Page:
Jun 18, 2015 | By Simon

Along with revolutionizing how doctors are approaching modern day surgery and bioengineers are finding new ways of building cells structures, 3D printing has been having a dramatic effect on the pharmaceutical side of the medical industry, too.  

Just last month, we heard about how a group of researchers from the University College London’s School of Pharmacy explored the effects of geometry on drug release on tablets that have been 3D printed - with the goal of producing a variety of different shaped tablets which would be difficult to produce using the traditional powder compaction manufacturing method.  To create these non-traditional shapes, the researchers used a combination of hot melt extrusion and 3D printing as a method of fabrication.  

“The future of medicine design and manufacture is likely to move away from mass production of tablets/capsules of limited dose range towards extemporaneous fabrication of unit dosage forms of any dose, personalised to the patient,” said the researchers in their report for the International Journal of Pharmaceutics.

Now, less than two months after publishing their findings, it appears that the researchers were certainly onto something.  

This time, the school turned their attention away from more traditional powder-based tablets and chose to focus on the near-future of liquid-based tablets.  Based on their findings, it may even be possible for doctors to one day email patients a dosage that can be 3d printed into a specific shape at home - such as dinosaurs or elephants for young patients.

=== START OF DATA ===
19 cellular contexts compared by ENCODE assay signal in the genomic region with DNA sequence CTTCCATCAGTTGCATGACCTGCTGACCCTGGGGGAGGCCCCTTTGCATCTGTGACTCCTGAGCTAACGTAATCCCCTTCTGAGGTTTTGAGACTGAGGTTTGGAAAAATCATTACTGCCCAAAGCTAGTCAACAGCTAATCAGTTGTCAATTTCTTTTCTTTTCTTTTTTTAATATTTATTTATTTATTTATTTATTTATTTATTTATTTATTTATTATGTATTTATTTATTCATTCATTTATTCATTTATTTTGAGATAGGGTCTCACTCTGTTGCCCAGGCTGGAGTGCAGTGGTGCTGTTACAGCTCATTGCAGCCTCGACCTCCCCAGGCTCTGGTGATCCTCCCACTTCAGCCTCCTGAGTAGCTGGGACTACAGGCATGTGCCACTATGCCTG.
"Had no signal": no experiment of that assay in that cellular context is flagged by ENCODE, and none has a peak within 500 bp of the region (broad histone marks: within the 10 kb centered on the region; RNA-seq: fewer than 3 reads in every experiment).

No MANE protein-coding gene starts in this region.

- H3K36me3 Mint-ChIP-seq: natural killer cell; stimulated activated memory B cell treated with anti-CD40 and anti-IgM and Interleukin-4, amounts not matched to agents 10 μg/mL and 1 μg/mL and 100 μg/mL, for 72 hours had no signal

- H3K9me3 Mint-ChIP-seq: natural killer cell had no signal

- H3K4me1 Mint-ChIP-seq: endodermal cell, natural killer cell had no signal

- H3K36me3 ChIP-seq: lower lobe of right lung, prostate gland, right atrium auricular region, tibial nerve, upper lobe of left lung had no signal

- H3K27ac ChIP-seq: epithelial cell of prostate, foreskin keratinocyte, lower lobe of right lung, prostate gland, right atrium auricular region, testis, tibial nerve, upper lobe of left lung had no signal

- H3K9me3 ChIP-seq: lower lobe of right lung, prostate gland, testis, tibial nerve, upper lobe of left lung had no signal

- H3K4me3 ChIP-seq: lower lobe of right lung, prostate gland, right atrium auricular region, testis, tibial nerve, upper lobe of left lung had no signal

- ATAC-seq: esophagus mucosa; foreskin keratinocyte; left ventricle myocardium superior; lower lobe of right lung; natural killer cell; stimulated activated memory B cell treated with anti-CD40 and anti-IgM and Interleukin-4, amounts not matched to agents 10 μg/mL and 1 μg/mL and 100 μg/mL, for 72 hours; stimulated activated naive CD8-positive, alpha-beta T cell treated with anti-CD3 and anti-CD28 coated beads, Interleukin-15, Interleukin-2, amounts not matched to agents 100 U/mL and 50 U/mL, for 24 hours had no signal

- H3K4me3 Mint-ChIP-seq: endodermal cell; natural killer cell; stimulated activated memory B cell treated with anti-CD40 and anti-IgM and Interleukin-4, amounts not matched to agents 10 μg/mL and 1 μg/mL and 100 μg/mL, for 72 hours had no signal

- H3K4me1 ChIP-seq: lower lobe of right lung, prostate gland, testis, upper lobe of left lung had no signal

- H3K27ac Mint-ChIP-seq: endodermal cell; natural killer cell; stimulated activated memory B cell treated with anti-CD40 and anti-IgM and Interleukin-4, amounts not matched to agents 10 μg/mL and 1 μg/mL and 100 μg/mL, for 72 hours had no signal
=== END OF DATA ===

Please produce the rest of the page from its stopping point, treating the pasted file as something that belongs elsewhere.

In a recently successful trial that  was documented in the International Journal of Pharmaceutics the team from UCL's School of Pharmacy were able to create a number of ‘liqui-gel’ tablets of different sizes and doses that were printed using a water-soluble form of plastic that’s often used for washing machine or dishwasher ‘pods’.  

To create the custom tablets, the liquid drug (for the experiment, it was an orange dye) is ‘loaded’ into the printed plastic material which subsequently absorbs it and creates a pill of a predetermined shape.  

Because most drugs can be converted into a liquid form, this new method of custom fabricating pills and tablets could extend to all medicines and even vitamins in the not-too-distant future.   

According to  Dr. Simon Gaisford, who heads the School of Pharmaceutics at UCL, while this form of medicine fabrication could - in theory - be done in the home environment similar to today’s existing desktop 3D printers, it is likely to first be used in existing hospitals and pharmacies first.  Currently, Gaisford and his team are seeking investors to help launch their company, FabRx, which will utilize the technology.  

“3D printing is so cheap that potentially you could put a 3D printer into a hospital pharmacy and the doctor could print just a week's worth of tablets with the right dose for a particular patient,” he says.  

In contrast, Gaisford compares the new development to existing forms of manufacturing where millions of tablets of the same dose are created in each production run despite not being the exact dose that some consumers need based on their conditions and/or body weight.  

Currently, Gaisford and his colleagues are working with the Great Ormond Street Hospital to further develop customized drugs for children who have undergone transplant surgery.

“Because a child is always growing, following transplantation the dose they need is constantly changing, literally week to week,” adds Gaisford.  

“Children don't like taking medicine … now, in principle, we could ask a child, ‘What's your favourite animal?’ and print the tablet in any shape and colour they like.”

Although there’s still no word regarding when we might be able to see the first releases of the custom-fabricated medicine designs, it’s certainly a great sign of what’s to come in the near future of medicine thanks to the capabilities of additive manufacturing technologies. 



Posted in 3D Printing Applications



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